As the testimony raged on, the city’s defense attorney pointed out, in a lengthy prep phone call, that the plaintiff’s legal team had two computers open and running, connected to the internet. The devices were sitting on the courtroom table; my personal Twitter page was on one of the devices and my personal Facebook page was open on the other device. The city’s council pointed out that for the 90-minute mid-day break, the plaintiff’s attorneys poured over my social media, looking at everything on both sites. The defense counsel wanted to know what trial-related posts I had broadcast out on both of my social media sites.

I was able to respond quickly—I hadn’t posted a single item or issue related to this trial. The city’s attorney was relieved and glad that I hadn’t sent out a single tweet or post relating to the case. I was glad to reduce the collateral fodder with which the plaintiff’s attorney tried work me over during my time in the witness box. In just a few short days, I was called into federal courtroom #15. Soon, it would be time to tell the eight jurors all that I knew about this case.

I asked the city’s attorney, “What would the opposing council do with any social media information relating to the case that I might have released.” I went on to say to him, “That is protected speech under the First Amendment, right?” The answer was that he didn’t know what the opposing counsel would do with any information that I may had posted, but that surely nothing good could have come from it anyway. Furthermore, it is as protected as any other speech, but it could certainly be part of the questioning or dialog of this or any other trial. The city’s attorney thanked me and asked if I would keep silent on all social media fronts until after the case was complete. Without hesitation, I agreed to his request and had no intention to add to the potential harm that could have occurred.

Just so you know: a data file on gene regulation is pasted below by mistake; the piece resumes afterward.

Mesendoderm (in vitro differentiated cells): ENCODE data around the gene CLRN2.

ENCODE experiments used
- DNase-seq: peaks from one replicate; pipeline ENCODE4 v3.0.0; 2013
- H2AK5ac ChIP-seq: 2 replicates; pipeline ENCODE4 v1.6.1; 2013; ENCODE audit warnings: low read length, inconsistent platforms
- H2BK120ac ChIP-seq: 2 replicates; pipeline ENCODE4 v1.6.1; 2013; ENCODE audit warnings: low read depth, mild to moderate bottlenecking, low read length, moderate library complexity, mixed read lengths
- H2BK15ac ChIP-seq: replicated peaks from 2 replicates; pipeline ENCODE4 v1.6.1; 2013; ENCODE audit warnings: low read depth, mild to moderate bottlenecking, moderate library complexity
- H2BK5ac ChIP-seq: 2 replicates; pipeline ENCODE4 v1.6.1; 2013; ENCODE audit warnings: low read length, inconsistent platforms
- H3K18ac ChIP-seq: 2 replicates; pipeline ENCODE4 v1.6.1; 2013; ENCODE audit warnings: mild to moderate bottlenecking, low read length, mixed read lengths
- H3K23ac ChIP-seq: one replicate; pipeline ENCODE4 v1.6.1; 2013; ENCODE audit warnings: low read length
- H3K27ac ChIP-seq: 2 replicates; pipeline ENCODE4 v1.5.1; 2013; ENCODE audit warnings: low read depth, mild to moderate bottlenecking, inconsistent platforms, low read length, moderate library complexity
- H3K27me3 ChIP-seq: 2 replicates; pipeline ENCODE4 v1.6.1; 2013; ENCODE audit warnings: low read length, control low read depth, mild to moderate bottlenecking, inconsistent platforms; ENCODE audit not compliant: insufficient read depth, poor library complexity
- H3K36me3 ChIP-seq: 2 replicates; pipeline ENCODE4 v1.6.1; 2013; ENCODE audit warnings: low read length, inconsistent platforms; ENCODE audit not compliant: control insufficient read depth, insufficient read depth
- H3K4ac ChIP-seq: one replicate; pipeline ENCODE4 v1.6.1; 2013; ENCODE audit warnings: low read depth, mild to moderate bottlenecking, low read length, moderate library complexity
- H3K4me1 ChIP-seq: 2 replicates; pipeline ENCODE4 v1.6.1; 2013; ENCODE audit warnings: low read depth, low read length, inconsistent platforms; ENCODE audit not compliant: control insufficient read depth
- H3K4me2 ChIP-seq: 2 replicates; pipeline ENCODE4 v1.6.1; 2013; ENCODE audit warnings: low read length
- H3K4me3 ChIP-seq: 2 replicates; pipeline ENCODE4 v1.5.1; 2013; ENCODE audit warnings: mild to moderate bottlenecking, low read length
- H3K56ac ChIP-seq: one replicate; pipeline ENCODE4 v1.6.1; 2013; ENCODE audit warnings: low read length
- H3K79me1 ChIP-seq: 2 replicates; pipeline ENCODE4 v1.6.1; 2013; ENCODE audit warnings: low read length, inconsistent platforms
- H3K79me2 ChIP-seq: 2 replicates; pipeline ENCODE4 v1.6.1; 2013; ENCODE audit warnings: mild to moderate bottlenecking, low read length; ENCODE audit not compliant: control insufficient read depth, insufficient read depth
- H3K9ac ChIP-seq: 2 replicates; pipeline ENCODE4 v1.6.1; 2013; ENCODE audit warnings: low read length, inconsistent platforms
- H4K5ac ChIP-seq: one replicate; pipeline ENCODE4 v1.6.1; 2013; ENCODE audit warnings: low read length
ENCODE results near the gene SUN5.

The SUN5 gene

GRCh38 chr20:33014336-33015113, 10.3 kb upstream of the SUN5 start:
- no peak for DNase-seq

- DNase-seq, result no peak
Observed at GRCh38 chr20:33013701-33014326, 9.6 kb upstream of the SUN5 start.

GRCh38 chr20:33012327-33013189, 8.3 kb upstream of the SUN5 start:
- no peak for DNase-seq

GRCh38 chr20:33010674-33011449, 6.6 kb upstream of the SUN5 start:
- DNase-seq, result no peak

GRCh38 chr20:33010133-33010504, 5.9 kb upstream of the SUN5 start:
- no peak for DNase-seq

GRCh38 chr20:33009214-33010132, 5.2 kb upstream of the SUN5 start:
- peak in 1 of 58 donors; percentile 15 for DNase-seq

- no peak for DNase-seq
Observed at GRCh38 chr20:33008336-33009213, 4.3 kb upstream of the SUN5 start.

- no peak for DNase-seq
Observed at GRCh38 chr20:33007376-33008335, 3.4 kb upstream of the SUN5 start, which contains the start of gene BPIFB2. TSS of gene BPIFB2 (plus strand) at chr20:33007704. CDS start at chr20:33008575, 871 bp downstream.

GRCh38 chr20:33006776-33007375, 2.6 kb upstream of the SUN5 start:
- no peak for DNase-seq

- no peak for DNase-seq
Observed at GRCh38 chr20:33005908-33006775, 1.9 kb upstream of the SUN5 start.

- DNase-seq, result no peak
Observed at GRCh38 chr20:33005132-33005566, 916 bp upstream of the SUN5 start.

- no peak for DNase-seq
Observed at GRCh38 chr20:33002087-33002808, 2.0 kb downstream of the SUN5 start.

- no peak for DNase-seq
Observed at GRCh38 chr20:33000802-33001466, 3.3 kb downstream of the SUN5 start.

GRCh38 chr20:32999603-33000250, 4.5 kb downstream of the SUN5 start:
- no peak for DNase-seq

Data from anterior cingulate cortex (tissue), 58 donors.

Once again, I heard the General’s voice reaching out to me from the pages of his book: “Someone is always watching.” Truer words have never been spoken. In today’s society, be careful of what you say, be careful of what you do, and be careful of what you write. In a recent Alan Brunacini leadership conference, the chief offered another of his many quotable quotes: “Public men and women live public lives. What they do and say will be watched, closely.” Think about that before you hit the “Send” or “Post” button.

(And by the way: Yes, we won the case. The former member is still fired!)

 

Dennis L. RubinDennis L. Rubin is the principle partner in the fire protection-consulting firm D.L. Rubin & Associates. His experience in the fire and rescue service spans more than 38 years. He has served as a company officer, command level officer, or fire chief in several major cities, including Dothan, Alabama; Norfolk, Virginia; Atlanta, Georgia; and Washington, D.C. He served on several committees with the International Association of Fire Chiefs, including a two-year term as the Health and Safety Committee chair. He is a graduate of University of Maryland.